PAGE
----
This article was published 9 years ago. My views have probably evolved muchly since.
I’ve endured a consistent bout of depression throughout my life. Every few months, I need to retract and wallow and remain under covers for a few days, like a dying caterpillar. I’ve labelled it as my depressive period, my own personal oblivion, but I think it’s actually a normal occurrence for most people engaging with life. This article by Julie Peters, at the very least, indicates that I’m not alone in this ritual.
The state of Oblivion, as I’ve termed it in my life, is a space wherein I exist without attachment to a past, no hope for a future, just very real and very raw. In this state, I abandon all need to hold on, crying like a hungry babe, releasing every dream, desire, hope and wish. I am alone. I am dead. Pain pours out of me through my wailing and anguish. The memories of what was are revealed for what they truly are, just memories, electrically stored in my brain, with no real connection to the event or person that formed them. My dreams are the same. No relation to the reality I am surrounded in.
Because around me, and only around me, are the products of my creation. Around me or within reach are the friendships I have formed, the possessions I have hoarded, and the knowledge I have acquired. The lovers of my past are mere memories. They no longer exist. I can speak the tales in which they feature but there is no proof that they ever were real.
Well, not until I dig up the photographs and chat logs 😛
Removing ourselves from the digital chronicles of our current era, our experiences and relationships that are no longer active in our lives may as well be figments of our imagination as much as our future dreams are. Yet it is so easy to attach to both. I have found that in my periods of Oblivion, I am far more grounded and in touch with what is, with my present so to speak, than with a past and future that exists mostly only in my mind. The strings that attached my heart and head to events, places, situations and people are cut for a time, and I feel free. I feel better able to deal with life, hope-less and on my own.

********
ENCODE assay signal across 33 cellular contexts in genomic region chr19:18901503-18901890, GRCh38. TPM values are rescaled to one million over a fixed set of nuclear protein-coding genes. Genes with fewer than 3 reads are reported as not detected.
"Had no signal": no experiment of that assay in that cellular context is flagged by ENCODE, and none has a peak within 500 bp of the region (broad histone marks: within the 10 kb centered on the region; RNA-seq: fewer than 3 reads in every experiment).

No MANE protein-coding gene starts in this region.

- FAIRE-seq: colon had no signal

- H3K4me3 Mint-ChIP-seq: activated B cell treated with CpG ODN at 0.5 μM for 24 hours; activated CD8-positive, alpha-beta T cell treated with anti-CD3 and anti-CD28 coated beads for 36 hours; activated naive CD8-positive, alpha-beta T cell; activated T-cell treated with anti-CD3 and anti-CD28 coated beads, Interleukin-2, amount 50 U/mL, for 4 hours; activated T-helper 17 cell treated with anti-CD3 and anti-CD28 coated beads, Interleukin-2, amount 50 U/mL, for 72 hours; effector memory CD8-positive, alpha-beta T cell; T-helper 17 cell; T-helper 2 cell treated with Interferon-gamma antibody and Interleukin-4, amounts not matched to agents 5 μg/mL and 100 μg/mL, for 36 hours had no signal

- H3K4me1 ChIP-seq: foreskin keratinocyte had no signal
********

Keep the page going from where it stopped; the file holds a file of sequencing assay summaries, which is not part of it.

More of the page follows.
Historically, my best adventures have come about when I have been without hope (ie. not fixated on a particular future outcome) and alone (ie. not attached to any particular person or place). The seers will say that this is because I am being most real when I have no expectations and distractions, to the point that I am open to anything and anyone coming into my space. Unclouded by mental prejudice, the world is my oyster.
Historically, as well, this period does not last. Some years, it is longer than others, but almost always the memories return, I find someone else to attach to and develop hope and expectations. This is not a negative. Memories are good. As are connections, hope, dreams, drive, expectations; They are indications of our humanity. The negative aspect is the attachment that keeps us locked in a specific space where we can’t see the wood for the trees, drowning in lost love and missed opportunities. Or so we would perceive.
I am in an in-between space right now, oscillating between the disappointment and anguish of dreams unfulfilled and the clear peace of endless oblivion. It’s a clear sign that I need to scream more.